• Drag your mouse until you reach the end of the straight line and click that point with your mouse.
    • Press the ESC key on your keyboard in order to escape the 'Line' tool.
    • Repeat until all straight lines on Nala's Mask are traced.

ADVANCED PRO TIP: If you want to save time down the line, use the 'Line' tool in order to create a 'Construction' Line down the middle of your Nala Mask.

  • Go to the 'Sketch' Tab in the left-hand corner of the Upper Toolbar and select 'Line'
  • Go to your 'Sketch Palette' Toolbar on the right-hand side and select the 'Construction' Tab
  • On your Canvas;
    • Use your mouse to click the midpoint on Nala's Mask.
    • Drag your mouse down the middle of Nala's Mask until you reach the bottom and click that point with your mouse.
    • Press the ESC key on your keyboard in order to escape the 'Line' tool.
  • Go to your 'Sketch Palette' Toolbar on the right-hand side and de-select the 'Construction' Tab
  • Complete the following steps for only half of Nala's Mask.

Next, we tackle those pesky rounded edges and half arcs, especially around her ears and mouths, using the 'Arc' tool.

In order to trace the rounded edges of Nala's Mask using the 'Arc' Tool;

  • Go to the 'Sketch' Tab in the left-hand corner of the upper Toolbar and select 'Arc'
  • On your Canvas;
    • Use your mouse to click the starting point of a rounded edge or arc you would like to trace.
    • Drag your mouse until you reach the end of the arc and click that point with your mouse.
    • Use your mouse to adjust the newly formed arc until it is a perfect trace of the rounded edge.
    • Press the ESC key on your keyboard in order to escape the 'Arc' tool.
    • Repeat until all rounded edges or arcs on Nala's Mask are traced.

Finally, we will use the Ellipse tool in order to create Nala’s eyes and decorations around her Ear.

  • Go to the 'Sketch' Tab in the left-hand corner of the upper Toolbar and select 'Ellipse'
  • On your Canvas;
    • Use your mouse to click the center point of a circle or ellipse you would like to trace.
    • Drag your mouse until you reach the end of the circle or ellipse click that point with your mouse.
    • Use your mouse to adjust the newly formed ellipse until it is a perfect trace of the circle or ellipse.
    • Press the ESC key on your keyboard in order to escape the 'Ellipse' tool.
    • Repeat until all circles or ellipses on Nala's Mask are traced.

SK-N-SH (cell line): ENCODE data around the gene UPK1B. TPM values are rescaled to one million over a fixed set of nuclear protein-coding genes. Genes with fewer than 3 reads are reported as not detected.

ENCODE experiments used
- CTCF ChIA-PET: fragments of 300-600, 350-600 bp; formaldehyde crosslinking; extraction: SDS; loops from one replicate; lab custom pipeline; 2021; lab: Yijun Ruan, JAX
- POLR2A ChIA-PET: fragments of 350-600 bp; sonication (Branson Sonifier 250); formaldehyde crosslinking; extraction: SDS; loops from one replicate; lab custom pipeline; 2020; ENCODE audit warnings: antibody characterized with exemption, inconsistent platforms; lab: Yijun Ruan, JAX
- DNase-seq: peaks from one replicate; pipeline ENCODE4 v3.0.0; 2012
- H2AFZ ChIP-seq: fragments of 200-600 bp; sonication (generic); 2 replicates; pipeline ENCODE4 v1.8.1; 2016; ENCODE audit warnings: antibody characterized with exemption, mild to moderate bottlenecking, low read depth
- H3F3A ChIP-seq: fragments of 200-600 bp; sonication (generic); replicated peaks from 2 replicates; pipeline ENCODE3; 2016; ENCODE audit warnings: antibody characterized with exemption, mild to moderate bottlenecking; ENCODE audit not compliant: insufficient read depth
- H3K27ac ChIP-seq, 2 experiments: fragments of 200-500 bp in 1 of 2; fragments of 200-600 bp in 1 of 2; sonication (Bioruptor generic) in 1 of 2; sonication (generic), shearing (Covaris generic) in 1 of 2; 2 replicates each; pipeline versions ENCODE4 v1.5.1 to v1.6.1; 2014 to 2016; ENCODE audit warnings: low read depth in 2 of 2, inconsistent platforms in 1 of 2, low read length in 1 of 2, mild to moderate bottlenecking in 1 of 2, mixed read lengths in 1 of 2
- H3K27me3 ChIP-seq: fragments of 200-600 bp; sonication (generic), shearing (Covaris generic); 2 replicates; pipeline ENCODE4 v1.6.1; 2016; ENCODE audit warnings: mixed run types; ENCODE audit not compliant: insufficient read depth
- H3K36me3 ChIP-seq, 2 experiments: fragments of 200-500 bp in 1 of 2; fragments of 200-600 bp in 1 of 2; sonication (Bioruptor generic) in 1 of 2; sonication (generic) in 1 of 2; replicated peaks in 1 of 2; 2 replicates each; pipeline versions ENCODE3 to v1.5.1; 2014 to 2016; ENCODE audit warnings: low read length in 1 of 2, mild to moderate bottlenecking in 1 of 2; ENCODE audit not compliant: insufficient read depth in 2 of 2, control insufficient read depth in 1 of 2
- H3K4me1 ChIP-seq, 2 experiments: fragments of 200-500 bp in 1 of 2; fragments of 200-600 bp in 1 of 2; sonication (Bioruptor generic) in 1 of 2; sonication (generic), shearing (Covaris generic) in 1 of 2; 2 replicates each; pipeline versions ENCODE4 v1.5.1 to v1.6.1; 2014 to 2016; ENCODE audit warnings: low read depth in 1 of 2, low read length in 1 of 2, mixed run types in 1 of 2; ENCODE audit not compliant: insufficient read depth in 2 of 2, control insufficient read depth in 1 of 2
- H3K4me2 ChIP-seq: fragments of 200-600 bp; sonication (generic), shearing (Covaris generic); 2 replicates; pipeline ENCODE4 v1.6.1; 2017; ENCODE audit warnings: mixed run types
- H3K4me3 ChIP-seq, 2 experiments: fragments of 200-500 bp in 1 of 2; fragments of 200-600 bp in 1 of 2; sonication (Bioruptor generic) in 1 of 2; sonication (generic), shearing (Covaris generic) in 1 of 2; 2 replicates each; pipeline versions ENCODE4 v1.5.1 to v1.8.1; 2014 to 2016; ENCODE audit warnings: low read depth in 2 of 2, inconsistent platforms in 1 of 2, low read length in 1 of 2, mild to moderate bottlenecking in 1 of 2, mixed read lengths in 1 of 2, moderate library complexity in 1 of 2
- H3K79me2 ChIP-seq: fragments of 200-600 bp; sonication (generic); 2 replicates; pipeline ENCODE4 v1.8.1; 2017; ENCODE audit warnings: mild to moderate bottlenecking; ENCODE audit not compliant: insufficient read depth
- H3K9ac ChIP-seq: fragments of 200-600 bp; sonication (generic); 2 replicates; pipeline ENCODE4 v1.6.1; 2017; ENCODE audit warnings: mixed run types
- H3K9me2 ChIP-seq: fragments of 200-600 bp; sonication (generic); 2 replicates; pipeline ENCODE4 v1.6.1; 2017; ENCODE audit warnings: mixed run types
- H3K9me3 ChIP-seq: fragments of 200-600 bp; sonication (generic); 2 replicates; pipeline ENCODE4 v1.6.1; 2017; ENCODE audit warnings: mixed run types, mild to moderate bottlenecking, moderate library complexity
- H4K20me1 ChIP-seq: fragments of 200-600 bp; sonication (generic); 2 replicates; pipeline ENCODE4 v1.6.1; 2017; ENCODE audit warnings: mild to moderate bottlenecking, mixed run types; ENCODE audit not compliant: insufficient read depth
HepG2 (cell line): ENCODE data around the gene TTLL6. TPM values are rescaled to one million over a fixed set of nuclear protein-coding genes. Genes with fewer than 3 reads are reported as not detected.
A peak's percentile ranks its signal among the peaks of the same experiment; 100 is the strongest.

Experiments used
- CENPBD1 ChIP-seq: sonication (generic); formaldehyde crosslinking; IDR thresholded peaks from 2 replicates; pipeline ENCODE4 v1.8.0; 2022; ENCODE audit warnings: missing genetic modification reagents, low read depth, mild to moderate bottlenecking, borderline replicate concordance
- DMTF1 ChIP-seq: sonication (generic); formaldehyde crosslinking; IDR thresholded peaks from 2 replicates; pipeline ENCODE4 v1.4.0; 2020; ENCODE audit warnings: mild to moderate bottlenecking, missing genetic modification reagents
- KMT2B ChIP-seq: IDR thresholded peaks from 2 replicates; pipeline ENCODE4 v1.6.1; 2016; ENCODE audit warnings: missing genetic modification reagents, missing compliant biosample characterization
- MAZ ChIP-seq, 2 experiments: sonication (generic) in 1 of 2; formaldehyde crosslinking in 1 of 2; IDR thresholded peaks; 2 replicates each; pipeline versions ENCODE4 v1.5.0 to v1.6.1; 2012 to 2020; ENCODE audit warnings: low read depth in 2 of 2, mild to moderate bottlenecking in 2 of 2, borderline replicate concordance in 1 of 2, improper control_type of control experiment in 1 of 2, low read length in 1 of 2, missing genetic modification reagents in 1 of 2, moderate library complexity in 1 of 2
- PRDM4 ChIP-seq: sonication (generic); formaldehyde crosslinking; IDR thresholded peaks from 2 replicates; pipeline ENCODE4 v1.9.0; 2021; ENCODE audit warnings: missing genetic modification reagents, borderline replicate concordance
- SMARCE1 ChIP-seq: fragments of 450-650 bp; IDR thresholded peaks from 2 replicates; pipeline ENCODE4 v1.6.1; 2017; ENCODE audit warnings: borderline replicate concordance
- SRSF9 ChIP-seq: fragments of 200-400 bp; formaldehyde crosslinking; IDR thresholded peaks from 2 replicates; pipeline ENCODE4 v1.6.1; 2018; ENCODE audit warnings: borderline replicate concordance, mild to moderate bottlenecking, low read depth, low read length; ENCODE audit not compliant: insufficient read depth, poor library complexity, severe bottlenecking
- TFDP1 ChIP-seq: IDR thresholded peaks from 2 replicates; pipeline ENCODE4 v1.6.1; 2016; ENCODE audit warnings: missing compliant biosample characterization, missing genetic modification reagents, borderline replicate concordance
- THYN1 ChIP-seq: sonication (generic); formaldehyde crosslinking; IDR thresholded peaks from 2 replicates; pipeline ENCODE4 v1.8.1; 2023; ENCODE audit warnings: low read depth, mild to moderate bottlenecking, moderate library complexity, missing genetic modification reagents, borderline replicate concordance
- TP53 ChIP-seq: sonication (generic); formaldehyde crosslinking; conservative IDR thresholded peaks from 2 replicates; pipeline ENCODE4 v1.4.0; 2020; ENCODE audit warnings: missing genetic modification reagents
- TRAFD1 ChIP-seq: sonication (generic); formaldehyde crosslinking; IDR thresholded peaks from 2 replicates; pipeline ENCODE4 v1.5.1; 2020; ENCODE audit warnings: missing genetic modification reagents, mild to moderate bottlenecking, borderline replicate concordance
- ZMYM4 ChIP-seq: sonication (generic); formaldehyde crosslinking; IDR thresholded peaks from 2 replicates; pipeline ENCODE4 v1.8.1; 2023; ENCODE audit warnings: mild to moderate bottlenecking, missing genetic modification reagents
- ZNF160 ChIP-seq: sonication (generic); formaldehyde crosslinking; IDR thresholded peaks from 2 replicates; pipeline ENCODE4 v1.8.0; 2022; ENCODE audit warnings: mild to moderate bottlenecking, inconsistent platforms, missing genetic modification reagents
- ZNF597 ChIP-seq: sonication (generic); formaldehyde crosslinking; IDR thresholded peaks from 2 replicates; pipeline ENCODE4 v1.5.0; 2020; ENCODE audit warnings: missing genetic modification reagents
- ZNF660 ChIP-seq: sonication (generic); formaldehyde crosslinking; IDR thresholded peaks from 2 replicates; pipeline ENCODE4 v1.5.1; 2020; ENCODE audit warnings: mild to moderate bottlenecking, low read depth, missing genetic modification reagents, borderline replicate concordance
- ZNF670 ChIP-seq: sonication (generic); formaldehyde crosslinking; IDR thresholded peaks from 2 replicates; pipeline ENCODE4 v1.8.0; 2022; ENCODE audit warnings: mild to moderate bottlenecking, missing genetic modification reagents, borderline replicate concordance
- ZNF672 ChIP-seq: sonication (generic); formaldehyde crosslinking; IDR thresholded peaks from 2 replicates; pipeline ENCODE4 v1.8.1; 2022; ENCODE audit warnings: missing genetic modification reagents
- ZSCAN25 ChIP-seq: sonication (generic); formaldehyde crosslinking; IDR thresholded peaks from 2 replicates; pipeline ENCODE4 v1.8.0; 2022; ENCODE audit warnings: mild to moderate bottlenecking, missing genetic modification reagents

PRO TIP: In order to save blood, sweat, and tears, make sure your line connect with each other. When a complete shape is made in 'Sketch' Mode, the shape will illuminate orange such as below;

------------------------------------------------------------------------------------------------------------------------

ADVANCED PRO TIP:

If you created a 'Construction Line', simply;

  • Go to the 'Sketch' Tab and Select 'Mirror'
  • Drag your Mouse over ALL sketched lines (except the 'Construction' line down Nala's Mask)
  • On your 'Mirror' Toolbar;
    • Select 'Line'
    • Drag mouse to the 'Construction' line down Nala's Mask
    • Select 'Ok' on 'Mirror' Toolbar

You've just completed your Nala Mask in half the time!

------------------------------------------------------------------------------------------------------------------------

For our Nala Mask, we are going to stop here and export our Sketch as a DXF file or a 2D drawing in order to bring her to life using the latest addition to mLab...the Cricut Maker (point to Cricut Maker).

In order to do so;

  • Select 'Stop Sketch' on the right-hand 'Sketch Palette' toolbar
  • Once you exit Sketch;
    • Use your Mouse to Right-Click your Sketch on your left-hand toolbar
    • Select 'Save as DXF'
    • Name your DXF File
    • Select 'Save'

Now, we have a DXF (Drawing eXchange Format) file, a 2D drawing format for other computer design programs to read and understand, of our Nala's Mask Sketch we can bring to life using a wide variety of digital fabrication tools including a 3D Printer or Laser Cutter.

However, we are going to use the latest addition to mLab...the Cricut Maker.

Step 3: Export Sketch of Nala's Mask to Cricut

The Cricut Maker and Express Air 2? From our end, we can say that they are nice machines.

They are economical cutting machines that allow us to cut out and even sketch our drawings into physical objects made out of paper, vinyl, felt, and even cardboard.

We are using a Cricut Maker, however, feel free to use a Cricut Express Air 2 or other desktop cutting machine. If you are curious about the Cricut Maker, you can purchase online via Amazon and offline at many Arts and Crafts stores, such as Michaels and Jo-Ann Fabrics.